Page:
(29)

where is the inverse of the direct arrival of the transmission response of the truncated medium and the scattering coda. The travel time of is and the scattering coda obeys for . Hence, . Applying the time window to both sides of equation (27) thus yields

(30)

We assume that the Green’s function and the focusing function in the left-hand side of equation (28) are separated in time (without overlap). Unlike for reciprocal media, we need a different time window to suppress the Green’s function, because the latter is defined in the adjoint medium. To this end we define a time window , where denotes the travel time of the direct arrival in the adjoint medium. Applying this window to both sides of equation (28) yields

(31)

Equations (30) and (31), with given by equation (29), form a set of two equations for the two unknown functions and (with at ). These functions can be resolved from equations (30) and (31), assuming , , , and are known for all and at . The reflection responses and are obtained from measurements at the upper boundary of the medium. This involves deconvolution for the source function, decomposition and, when the upper boundary is a reflecting boundary, elimination of the surface-related multiple reflections (Verschuur et al., 1992). The travel times and , and the inverse of the direct arrival of the transmission response, , can be derived from a background model of the medium and its adjoint. A smooth background model is sufficient to derive these quantities, hence, no information about the scattering interfaces inside the medium is required. The iterative Marchenko scheme to solve for and reads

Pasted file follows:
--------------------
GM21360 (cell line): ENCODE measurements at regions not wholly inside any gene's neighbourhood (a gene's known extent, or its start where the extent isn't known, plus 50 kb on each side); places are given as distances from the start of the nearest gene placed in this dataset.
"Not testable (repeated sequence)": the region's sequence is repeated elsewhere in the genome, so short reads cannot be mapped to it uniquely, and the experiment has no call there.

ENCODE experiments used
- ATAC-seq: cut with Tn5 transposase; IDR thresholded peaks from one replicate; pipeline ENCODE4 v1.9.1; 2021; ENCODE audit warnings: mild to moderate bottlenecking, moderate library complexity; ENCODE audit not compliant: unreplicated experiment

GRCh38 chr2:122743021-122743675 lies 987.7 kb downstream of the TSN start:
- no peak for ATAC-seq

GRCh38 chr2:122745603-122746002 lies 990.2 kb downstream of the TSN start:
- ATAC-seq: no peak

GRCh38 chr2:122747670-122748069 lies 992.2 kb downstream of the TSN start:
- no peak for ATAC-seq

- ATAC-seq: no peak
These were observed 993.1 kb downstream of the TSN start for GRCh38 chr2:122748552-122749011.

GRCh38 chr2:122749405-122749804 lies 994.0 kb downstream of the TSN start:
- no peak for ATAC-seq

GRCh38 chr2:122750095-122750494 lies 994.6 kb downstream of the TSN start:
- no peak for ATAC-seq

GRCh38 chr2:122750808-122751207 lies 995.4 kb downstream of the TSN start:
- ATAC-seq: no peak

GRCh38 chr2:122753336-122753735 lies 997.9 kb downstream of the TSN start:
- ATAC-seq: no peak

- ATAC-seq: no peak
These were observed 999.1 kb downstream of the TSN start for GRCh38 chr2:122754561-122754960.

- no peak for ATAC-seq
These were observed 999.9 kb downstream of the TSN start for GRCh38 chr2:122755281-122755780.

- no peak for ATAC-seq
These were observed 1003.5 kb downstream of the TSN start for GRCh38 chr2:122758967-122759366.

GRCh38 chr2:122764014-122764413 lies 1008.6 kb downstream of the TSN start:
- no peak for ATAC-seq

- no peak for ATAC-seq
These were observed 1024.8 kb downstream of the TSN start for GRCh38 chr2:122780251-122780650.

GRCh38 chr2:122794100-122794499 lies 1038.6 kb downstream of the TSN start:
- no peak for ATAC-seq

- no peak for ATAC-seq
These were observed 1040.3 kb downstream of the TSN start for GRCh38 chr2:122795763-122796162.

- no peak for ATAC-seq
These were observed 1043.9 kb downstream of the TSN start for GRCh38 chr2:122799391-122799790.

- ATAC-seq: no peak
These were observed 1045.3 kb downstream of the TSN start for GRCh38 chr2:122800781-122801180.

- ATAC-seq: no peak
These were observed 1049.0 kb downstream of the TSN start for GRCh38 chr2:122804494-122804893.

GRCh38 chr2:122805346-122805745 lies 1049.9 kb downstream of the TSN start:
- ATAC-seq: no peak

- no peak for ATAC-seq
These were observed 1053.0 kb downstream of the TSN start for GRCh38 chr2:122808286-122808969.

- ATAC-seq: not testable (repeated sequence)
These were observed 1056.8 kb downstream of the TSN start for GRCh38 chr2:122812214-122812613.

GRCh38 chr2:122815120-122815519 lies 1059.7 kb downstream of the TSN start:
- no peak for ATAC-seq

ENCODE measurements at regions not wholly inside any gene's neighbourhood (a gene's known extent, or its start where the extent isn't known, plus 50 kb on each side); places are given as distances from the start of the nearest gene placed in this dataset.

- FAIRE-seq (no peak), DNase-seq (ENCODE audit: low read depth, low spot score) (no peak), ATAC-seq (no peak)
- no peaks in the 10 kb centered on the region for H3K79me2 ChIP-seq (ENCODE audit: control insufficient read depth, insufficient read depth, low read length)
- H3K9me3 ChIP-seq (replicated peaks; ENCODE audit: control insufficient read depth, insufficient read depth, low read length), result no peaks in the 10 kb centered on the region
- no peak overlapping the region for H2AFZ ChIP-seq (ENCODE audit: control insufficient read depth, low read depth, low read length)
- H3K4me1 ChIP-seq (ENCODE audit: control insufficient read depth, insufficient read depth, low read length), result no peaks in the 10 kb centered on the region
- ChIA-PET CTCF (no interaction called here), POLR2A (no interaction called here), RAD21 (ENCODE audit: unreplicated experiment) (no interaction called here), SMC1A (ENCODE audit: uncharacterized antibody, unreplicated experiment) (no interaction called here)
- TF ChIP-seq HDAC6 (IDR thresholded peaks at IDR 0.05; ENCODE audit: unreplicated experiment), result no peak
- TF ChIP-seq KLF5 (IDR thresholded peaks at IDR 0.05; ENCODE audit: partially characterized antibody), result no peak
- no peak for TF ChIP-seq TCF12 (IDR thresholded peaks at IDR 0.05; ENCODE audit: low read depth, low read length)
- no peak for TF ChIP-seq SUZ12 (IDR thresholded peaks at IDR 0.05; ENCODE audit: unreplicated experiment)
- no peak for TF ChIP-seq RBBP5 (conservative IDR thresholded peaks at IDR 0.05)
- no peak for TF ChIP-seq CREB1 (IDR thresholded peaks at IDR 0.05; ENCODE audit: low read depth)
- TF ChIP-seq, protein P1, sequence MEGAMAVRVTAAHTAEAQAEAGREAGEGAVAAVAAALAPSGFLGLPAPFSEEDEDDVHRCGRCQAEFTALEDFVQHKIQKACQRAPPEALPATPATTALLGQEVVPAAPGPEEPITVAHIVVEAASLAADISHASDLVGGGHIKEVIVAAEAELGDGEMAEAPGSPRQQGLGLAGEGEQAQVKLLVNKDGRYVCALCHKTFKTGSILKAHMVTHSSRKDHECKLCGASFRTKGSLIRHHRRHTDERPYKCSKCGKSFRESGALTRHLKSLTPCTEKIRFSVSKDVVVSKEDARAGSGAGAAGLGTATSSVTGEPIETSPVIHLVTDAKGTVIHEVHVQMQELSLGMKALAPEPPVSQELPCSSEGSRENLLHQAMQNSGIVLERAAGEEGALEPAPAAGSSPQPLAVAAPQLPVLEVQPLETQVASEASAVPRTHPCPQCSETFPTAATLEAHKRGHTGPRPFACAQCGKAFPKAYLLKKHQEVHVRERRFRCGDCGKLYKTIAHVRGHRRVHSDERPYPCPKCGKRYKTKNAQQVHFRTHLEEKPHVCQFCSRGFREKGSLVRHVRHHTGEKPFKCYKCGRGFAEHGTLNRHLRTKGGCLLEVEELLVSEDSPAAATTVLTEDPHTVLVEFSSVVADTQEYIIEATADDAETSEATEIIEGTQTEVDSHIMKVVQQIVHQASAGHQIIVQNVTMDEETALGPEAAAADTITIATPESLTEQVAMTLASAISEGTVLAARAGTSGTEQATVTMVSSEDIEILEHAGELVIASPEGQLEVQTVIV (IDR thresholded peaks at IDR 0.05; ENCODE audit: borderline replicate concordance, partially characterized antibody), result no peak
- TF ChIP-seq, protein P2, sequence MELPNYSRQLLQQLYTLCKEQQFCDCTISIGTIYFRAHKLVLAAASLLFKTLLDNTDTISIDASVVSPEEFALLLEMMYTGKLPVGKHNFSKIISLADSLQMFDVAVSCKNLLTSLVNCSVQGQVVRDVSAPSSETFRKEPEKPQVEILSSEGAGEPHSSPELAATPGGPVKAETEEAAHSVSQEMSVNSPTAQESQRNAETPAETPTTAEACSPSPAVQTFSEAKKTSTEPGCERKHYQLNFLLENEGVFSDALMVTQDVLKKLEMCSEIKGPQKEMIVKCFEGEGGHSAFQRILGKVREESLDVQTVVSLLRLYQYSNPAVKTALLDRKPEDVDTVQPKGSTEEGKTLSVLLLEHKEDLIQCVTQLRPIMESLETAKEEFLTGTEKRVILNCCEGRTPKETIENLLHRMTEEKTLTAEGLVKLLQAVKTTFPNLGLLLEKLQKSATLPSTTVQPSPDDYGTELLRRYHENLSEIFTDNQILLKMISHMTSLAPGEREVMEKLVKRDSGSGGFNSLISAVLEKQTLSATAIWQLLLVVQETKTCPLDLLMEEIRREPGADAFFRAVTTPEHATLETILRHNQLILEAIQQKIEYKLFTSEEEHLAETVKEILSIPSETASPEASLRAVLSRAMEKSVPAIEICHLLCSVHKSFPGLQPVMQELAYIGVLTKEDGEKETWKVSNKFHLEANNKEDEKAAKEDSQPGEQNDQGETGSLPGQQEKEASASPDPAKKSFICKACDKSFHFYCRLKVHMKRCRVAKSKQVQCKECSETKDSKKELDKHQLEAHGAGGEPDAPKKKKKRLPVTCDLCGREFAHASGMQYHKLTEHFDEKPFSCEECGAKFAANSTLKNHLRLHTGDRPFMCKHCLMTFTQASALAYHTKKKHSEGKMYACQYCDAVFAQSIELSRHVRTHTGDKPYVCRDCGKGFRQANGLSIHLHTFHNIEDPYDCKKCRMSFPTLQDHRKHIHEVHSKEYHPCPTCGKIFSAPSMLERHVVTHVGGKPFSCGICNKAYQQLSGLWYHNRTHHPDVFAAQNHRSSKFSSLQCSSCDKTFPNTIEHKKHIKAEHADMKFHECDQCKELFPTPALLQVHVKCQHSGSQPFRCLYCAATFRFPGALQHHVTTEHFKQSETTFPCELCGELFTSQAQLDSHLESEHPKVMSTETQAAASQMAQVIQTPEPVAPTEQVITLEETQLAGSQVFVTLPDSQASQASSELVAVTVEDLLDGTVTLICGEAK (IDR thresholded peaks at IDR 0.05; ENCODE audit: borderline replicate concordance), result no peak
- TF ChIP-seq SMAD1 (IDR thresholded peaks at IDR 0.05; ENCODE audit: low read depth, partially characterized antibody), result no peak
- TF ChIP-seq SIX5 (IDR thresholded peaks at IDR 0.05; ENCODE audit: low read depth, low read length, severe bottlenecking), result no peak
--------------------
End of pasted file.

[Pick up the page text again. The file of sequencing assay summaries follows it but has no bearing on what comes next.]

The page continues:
(32)
(33)

with

(34)